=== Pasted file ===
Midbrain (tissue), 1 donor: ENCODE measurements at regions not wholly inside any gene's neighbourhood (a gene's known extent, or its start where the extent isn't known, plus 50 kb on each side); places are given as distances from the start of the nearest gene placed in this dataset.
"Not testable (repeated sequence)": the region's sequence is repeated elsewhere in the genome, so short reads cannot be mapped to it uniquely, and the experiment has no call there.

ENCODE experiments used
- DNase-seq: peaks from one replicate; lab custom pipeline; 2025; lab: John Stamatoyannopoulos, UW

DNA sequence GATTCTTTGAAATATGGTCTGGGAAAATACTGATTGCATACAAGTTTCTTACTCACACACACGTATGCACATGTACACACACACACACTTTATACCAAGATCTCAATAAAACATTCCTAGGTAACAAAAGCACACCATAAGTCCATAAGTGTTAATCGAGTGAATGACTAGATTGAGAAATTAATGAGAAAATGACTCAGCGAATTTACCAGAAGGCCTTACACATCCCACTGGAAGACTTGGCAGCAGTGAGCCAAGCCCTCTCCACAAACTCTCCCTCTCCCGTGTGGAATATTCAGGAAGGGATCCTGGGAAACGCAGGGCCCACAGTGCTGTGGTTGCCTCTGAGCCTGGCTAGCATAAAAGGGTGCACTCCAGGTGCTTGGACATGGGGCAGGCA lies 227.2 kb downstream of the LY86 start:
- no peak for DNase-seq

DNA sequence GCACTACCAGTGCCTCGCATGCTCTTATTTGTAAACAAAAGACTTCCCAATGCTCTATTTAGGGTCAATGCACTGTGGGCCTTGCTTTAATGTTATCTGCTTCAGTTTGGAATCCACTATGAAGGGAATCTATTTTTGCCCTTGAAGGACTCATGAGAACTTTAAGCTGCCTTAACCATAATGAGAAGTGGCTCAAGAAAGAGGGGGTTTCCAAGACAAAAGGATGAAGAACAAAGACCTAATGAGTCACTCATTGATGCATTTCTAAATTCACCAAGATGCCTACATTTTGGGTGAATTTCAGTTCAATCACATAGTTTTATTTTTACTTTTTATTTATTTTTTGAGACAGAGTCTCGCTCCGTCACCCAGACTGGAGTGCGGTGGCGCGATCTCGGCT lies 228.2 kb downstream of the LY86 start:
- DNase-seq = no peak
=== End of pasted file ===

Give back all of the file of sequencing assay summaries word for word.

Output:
Midbrain (tissue), 1 donor: ENCODE measurements at regions not wholly inside any gene's neighbourhood (a gene's known extent, or its start where the extent isn't known, plus 50 kb on each side); places are given as distances from the start of the nearest gene placed in this dataset.
"Not testable (repeated sequence)": the region's sequence is repeated elsewhere in the genome, so short reads cannot be mapped to it uniquely, and the experiment has no call there.

ENCODE experiments used
- DNase-seq: peaks from one replicate; lab custom pipeline; 2025; lab: John Stamatoyannopoulos, UW

DNA sequence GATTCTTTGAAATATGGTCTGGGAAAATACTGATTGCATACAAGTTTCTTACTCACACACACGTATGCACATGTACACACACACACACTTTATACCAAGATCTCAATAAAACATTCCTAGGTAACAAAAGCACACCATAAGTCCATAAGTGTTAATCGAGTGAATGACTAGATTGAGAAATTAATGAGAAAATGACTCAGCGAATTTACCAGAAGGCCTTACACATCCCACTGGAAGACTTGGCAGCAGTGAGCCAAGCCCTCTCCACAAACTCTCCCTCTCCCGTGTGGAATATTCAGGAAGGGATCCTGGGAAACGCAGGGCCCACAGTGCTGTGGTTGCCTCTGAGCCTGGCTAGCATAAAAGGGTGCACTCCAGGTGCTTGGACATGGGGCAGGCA lies 227.2 kb downstream of the LY86 start:
- no peak for DNase-seq

DNA sequence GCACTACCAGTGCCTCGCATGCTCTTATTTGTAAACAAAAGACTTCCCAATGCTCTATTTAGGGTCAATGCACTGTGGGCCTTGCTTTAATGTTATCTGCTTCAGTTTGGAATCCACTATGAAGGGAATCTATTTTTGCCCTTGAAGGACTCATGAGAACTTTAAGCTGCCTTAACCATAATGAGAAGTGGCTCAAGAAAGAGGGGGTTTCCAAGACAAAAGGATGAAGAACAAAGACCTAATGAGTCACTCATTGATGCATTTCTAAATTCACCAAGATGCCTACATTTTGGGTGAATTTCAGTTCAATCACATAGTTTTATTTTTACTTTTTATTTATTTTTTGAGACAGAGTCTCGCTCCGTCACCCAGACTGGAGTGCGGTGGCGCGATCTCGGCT lies 228.2 kb downstream of the LY86 start:
- DNase-seq = no peak